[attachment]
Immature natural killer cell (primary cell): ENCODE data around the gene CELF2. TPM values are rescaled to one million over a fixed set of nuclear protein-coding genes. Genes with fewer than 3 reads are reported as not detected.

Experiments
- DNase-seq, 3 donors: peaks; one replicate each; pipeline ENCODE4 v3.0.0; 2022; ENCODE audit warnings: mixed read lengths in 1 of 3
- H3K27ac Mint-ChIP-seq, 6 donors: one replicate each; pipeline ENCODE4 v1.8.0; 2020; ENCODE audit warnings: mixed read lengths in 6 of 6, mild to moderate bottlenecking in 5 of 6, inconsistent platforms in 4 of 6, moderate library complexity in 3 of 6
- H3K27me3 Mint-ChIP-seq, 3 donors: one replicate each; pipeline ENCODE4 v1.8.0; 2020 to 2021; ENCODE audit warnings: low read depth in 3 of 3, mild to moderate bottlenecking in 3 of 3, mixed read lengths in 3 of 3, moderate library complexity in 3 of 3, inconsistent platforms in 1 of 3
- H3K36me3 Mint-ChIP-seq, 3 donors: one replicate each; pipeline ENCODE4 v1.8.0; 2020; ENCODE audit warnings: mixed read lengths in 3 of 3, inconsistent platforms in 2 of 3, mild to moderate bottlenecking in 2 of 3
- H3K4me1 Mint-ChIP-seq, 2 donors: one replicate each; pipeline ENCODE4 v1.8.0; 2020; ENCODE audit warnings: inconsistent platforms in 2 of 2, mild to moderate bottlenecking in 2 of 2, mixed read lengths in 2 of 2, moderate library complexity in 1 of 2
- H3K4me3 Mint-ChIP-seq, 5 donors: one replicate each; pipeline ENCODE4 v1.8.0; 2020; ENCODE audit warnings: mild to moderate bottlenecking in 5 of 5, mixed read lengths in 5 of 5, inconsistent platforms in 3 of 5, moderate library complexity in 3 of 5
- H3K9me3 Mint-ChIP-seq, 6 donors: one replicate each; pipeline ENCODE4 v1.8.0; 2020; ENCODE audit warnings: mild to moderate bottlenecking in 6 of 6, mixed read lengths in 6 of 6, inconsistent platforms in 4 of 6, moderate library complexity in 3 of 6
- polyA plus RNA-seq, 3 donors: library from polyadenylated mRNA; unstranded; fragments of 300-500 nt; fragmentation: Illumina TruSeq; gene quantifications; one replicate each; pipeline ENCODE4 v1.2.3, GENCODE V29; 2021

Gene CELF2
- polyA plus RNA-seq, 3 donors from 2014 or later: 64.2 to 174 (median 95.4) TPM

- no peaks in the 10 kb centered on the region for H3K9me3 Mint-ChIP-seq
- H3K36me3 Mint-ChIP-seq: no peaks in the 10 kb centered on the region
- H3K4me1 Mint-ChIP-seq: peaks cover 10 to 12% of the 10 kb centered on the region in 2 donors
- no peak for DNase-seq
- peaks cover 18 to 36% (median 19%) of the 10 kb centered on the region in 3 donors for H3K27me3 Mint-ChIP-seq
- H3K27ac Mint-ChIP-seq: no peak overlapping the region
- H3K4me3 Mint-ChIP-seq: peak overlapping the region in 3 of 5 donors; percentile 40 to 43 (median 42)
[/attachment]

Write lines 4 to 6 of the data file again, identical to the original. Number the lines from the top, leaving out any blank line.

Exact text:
- H3K27ac Mint-ChIP-seq, 6 donors: one replicate each; pipeline ENCODE4 v1.8.0; 2020; ENCODE audit warnings: mixed read lengths in 6 of 6, mild to moderate bottlenecking in 5 of 6, inconsistent platforms in 4 of 6, moderate library complexity in 3 of 6
- H3K27me3 Mint-ChIP-seq, 3 donors: one replicate each; pipeline ENCODE4 v1.8.0; 2020 to 2021; ENCODE audit warnings: low read depth in 3 of 3, mild to moderate bottlenecking in 3 of 3, mixed read lengths in 3 of 3, moderate library complexity in 3 of 3, inconsistent platforms in 1 of 3
- H3K36me3 Mint-ChIP-seq, 3 donors: one replicate each; pipeline ENCODE4 v1.8.0; 2020; ENCODE audit warnings: mixed read lengths in 3 of 3, inconsistent platforms in 2 of 3, mild to moderate bottlenecking in 2 of 3